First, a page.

First half of December, I once again returned to London to visit friends before returning to my parental home where I celebrated Christmas.
Find a job!
Without a doubt, the single greatest accomplishment this year was to get hired as a software engineer by GoldTier c/o Thomson Reuters! I’m now a few months into the job, and it is going amazingly well. I love the work, I love the freedom it affords me and I love not having to turn every penny I spend.
Surviving another year as a nomad
Looking back at what we’ve accomplished, it is easy to forget the quiet non-event accomplishments that we achieve every day of the year. Making it another year as a nomad without being forced to stop is, for me, a big deal.
Last year, I suffered through several emotional and mental hurdles, usually around feeling lost or disconnected. This year, those issues seem to have been put to rest. I’ve been much more peaceful with how my nomadic life is turning out.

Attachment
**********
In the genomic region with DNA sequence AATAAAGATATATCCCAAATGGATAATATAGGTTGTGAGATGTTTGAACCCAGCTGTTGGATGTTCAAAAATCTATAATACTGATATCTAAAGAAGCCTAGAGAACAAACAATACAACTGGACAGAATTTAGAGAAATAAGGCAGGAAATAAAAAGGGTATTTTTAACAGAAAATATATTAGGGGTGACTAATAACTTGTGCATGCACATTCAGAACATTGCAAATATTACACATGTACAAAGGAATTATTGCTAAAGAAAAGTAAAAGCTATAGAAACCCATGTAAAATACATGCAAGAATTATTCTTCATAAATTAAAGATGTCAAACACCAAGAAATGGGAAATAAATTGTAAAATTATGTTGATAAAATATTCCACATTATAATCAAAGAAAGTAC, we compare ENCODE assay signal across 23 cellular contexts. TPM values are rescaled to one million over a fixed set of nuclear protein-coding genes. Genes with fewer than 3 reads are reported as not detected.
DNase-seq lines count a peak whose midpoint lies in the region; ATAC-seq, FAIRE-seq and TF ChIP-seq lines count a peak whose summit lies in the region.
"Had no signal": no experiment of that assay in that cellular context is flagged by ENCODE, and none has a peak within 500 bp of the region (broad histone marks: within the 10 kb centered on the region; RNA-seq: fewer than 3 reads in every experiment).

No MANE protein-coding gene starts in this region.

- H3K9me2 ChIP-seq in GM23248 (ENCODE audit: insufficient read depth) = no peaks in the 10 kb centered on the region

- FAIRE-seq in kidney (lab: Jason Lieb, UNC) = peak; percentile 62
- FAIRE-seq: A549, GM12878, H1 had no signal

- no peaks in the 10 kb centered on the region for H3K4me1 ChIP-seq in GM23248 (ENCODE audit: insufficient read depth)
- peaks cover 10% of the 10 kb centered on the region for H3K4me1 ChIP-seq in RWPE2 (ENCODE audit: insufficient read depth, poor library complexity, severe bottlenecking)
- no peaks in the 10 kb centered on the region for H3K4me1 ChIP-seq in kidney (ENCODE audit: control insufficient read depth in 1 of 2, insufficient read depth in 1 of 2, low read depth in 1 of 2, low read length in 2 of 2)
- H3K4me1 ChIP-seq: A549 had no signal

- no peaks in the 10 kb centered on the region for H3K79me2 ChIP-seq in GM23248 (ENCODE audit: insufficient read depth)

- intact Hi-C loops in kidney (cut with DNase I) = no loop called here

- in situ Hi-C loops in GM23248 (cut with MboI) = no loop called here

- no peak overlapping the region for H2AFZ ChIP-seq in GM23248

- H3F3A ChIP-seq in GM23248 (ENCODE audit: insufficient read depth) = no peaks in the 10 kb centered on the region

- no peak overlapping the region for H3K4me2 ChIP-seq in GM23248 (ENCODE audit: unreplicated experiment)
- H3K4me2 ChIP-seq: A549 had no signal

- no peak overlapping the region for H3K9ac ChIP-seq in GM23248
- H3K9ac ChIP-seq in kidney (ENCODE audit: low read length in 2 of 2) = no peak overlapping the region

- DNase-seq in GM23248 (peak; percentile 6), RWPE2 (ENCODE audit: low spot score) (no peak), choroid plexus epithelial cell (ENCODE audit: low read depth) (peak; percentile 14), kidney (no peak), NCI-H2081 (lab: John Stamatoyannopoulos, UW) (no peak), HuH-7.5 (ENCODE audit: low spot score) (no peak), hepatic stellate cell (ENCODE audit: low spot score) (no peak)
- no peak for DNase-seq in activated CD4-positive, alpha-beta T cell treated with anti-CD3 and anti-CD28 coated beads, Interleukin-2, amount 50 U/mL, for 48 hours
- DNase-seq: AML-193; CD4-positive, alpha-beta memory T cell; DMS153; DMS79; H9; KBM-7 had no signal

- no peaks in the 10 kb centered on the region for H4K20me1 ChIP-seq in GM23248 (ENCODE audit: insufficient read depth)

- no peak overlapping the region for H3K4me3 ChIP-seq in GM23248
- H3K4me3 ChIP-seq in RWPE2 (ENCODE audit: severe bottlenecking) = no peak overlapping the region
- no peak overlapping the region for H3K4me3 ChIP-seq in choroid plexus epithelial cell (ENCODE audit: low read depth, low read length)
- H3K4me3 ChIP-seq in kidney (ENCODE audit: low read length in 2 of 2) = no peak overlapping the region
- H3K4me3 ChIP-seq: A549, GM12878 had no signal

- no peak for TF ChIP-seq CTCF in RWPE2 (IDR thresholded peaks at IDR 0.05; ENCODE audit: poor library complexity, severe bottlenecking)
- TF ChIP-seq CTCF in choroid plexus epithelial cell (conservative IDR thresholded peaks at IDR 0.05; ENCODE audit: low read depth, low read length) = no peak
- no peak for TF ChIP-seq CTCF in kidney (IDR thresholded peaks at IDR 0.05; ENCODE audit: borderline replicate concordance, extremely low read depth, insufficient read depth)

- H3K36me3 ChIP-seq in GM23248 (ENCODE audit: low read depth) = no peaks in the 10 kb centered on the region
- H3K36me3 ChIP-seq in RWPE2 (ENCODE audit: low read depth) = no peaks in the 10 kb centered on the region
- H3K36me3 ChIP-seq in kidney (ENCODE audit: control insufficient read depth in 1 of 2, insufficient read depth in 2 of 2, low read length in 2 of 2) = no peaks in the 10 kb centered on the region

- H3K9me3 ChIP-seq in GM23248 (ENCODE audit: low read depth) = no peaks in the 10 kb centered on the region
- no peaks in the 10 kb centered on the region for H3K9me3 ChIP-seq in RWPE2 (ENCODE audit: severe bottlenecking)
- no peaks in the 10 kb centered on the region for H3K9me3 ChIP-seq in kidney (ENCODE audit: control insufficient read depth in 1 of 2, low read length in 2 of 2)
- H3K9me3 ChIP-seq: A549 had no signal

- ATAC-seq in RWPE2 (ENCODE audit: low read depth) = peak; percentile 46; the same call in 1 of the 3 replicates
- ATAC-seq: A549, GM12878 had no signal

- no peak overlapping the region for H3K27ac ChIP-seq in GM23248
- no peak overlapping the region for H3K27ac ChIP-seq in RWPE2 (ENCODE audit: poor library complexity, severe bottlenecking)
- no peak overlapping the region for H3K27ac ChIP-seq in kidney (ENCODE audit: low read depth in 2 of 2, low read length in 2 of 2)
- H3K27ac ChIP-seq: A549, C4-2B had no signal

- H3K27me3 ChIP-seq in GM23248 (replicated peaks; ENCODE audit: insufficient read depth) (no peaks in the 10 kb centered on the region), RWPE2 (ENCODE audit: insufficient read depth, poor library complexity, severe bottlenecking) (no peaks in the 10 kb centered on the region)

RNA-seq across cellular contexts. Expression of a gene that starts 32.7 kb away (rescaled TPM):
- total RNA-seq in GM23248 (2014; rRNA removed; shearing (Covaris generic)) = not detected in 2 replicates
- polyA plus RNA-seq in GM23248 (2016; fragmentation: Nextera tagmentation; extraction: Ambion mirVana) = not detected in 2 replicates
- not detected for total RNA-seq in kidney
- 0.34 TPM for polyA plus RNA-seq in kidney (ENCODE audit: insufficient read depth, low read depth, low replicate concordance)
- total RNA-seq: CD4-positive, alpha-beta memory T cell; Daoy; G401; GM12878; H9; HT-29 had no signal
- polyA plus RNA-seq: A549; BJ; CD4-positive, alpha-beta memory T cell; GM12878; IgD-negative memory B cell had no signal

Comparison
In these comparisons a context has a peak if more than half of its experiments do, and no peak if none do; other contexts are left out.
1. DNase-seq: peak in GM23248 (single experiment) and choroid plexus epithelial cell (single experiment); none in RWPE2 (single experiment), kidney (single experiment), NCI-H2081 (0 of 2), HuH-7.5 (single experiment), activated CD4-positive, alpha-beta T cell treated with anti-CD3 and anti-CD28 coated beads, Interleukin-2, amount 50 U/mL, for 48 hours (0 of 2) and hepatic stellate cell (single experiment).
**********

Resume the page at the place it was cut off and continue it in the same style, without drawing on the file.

Initial failings to find work
Before I got my new job, I tried to be both a website designer and to open a web shop for selling e-cigarettes. The former had some success while the latter never got off the ground.
Coming to terms with my friendships
I have tried hard to maintain strong friendships despite my constant travels. However, nothing I did seemed to help stave of the hibernation of most of my friendships. I eventually came to terms with this, partly be writing about it in the Friendship Observations post, perhaps my most popular post so far. Turns out, I am not alone in this.
My mission statement is “To explore how a nomadic life can best be geo-independent, sustainable and eudaemonic.” So have I lived up to my mission statement?
Just like in the previous two years, my only restrictions on where I go are economical or visa related. However, with my new job, I no longer feel restricted to go only where I can find cheap accommodation. As for the visa issue, I would have liked to have spent more time in the US, perhaps take a road trip there. Sometime soon, I hope to solve this issue.